AP Literature and Composition is a two-semester, college-level course focusing on fiction: short stories, poetry, drama, and full-length novels make up a majority of the assigned texts for the course. Students practice advanced literary analysis using critical theory, College Board resources, and extensive writing and discussion. Students who choose the option of AP English their junior or senior year should be prepared for the additional work this advanced course entails. At the end of the year, students could earn up to six semester credits of college English credit (to be determined by their score on the AP exam and the credit granting policy of the college or university).

Prerequisites: successful completion of English 9 and English 10

Yearbook (Grades 10-12)

Yearbook is a one-semester elective course offered during the second semester only. The purpose of Yearbook is to compile and publish the Allendale High School yearbook. Students learn to design, organize, and complete the yearbook while meeting deadlines. Students conduct a sales campaign to market the book and sell advertising space to local businesses.

Suggested Prerequisite: participation in the fall yearbook club campaign (meets after school)

Creative Writing (Grades 9-12)

Creative Writing is a one-semester elective course in which students will examine and demonstrate the elements of creative writing as evident in various genres, including poetry, short story, creative nonfiction, and more.

Applied English (Grades 9-12)

Applied English is a one-semester elective course offered during the first semester only. The class provides opportunities for the true application of English skills designed to help students develop effective communication to express their ideas through public speaking, social media, and digital communication formats. Students will acquire the speaking, listening, and interpersonal skills necessary to be effective communicators in academic, workplace, and community settings. In addition to presenting several types of public speeches, students will also explore and practice other communication formats including interviewing, digital media, group discussion, and communication analysis. Students will learn about the role of communication in our lives, the communication model, delivery styles, and the effectiveness of language, gestures, and organization techniques.

Experiencing the Classics (Grades 10-12)

Experiencing the Classics is a one-semester elective course in which students read, view, discuss, critique, and write about classic works of literature (primarily novels and plays) that are vital to developing their cultural literacy and readiness for college and life.  Works studied in this class include Hamlet, Pride and Prejudice, The Scarlet Letter, The Great Gatsby, and additional works students may choose themselves. Optional field trips allow students to explore the traits of "a classic" in not only literature, but also in dramatic, musical, and visual arts as well.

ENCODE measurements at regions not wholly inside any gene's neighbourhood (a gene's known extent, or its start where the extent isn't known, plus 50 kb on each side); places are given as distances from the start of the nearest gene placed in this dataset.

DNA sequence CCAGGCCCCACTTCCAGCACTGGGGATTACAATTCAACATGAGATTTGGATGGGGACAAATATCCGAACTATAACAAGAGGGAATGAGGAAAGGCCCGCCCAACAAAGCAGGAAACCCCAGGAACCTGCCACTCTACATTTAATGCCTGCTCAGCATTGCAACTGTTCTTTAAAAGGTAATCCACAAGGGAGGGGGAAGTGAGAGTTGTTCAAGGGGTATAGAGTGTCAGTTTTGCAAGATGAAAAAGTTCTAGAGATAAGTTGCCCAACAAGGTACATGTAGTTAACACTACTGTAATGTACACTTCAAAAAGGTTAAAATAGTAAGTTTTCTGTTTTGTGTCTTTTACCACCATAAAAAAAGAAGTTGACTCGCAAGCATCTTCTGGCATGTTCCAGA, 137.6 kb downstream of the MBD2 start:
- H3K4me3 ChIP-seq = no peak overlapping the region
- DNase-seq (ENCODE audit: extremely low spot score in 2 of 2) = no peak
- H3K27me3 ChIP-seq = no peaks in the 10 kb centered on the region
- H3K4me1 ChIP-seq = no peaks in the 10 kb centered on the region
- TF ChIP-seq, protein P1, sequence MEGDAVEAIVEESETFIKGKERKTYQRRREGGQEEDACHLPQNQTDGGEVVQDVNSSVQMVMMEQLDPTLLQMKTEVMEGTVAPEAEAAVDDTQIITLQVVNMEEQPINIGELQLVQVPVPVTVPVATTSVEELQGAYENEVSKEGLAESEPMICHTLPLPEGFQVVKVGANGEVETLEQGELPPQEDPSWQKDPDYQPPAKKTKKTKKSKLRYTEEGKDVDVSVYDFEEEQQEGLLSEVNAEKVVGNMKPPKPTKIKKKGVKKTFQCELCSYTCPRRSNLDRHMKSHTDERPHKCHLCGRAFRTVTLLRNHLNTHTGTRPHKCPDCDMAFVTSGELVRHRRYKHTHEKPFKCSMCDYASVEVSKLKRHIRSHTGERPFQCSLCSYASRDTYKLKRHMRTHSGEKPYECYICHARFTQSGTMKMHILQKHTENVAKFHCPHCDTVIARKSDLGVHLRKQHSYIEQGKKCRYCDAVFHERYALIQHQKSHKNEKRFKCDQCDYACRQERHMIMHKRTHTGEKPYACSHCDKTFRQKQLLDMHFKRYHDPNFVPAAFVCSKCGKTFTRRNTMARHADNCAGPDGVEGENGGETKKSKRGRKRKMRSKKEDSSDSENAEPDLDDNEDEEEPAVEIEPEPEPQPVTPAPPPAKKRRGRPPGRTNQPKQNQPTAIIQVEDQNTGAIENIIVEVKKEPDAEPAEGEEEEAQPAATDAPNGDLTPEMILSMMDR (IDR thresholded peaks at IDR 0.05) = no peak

Young Adult Literature (Grades 9-12)

Young Adult Literature is a one-semester elective course in which students will read, discuss, and write about contemporary young adult literature. Through literature, students will explore topics, issues, and themes that are relevant to today's teens. This class will help students strengthen reading comprehension and writing skills, develop good reading habits, and increase their reading quality, quantity, and enjoyment.

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 Family and Consumer Science

 The ultimate objective of Family and Consumer education is to help students learn and incorporate the necessary skills to have productive, complete, and knowledgeable lives. Family and Consumer Science education prepares students to evaluate, coordinate, and function in multiple adult roles of day-to-day living and working throughout the life cycle.  Students need to gain experience in making decisions about many of the issues that will affect them as consumers including housing, nutrition, childcare, and major purchases.  The classes within the Family and Consumer Science department will help each student develop skills that will prove valuable in understanding self, family, friends, and dating partners.

 Personal Living (Grades 9-12)

The goal of Personal Living is to provide students with the knowledge needed to make good decisions and provide skills that are necessary to live a successful and productive personal life. This class is a one-semester exploratory class in which many aspects will be covered. Some of the topics which will be emphasized throughout the semester include understanding teen challenges, building and maintaining a healthy self-concept, understanding yourself, decision making, personal values, goals, and skills for problem-solving, communication, managing stress, and conflict management. Students will gain skills for getting a job, interviewing, employability skills, and creating a budget based on income, needs, and wants.  Furthermore, students will plan for their future goals by researching potential careers and colleges, learning how to live with roommates, renting and furnishing a first dorm/apartment, and planning healthy meals.

**This course cannot be repeated in the same school year.

Child Development and Parenting Skills (Grades 9-12)